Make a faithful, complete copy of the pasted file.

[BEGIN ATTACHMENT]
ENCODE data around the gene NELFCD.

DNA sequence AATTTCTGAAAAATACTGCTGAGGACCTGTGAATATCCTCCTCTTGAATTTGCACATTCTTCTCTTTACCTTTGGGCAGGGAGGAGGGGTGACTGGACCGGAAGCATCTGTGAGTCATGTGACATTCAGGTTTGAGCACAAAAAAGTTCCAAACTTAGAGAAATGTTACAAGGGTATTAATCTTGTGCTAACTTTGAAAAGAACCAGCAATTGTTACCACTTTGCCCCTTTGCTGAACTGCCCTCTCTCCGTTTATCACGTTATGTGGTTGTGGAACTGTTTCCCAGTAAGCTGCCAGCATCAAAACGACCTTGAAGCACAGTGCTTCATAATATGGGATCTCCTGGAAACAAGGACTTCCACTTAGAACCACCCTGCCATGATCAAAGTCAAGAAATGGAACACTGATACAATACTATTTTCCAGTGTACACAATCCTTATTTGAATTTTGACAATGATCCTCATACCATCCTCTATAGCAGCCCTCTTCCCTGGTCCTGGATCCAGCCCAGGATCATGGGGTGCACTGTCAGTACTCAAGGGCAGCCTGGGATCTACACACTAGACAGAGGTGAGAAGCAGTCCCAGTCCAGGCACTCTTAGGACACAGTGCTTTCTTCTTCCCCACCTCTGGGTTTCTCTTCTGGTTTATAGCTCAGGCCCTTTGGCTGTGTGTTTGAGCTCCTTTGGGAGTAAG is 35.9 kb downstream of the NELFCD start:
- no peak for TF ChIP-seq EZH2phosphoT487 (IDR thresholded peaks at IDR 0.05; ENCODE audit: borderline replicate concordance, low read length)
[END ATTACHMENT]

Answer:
ENCODE data around the gene NELFCD.

DNA sequence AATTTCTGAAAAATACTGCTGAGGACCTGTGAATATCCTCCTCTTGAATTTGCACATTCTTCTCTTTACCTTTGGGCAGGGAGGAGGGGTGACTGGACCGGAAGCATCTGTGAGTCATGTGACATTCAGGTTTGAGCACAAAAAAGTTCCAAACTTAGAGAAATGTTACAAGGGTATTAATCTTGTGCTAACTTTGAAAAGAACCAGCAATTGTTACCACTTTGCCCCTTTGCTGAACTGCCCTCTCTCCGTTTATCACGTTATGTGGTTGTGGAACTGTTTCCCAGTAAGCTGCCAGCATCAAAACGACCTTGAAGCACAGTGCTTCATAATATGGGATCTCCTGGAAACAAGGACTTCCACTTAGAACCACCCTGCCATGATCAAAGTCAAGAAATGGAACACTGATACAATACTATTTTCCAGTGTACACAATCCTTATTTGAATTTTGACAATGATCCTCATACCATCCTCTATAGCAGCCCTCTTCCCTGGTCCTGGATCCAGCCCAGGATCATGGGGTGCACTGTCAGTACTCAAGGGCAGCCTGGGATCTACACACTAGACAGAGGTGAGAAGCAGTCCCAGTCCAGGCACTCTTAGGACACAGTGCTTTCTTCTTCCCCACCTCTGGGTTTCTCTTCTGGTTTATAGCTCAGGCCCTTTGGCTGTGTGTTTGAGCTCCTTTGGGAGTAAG is 35.9 kb downstream of the NELFCD start:
- no peak for TF ChIP-seq EZH2phosphoT487 (IDR thresholded peaks at IDR 0.05; ENCODE audit: borderline replicate concordance, low read length)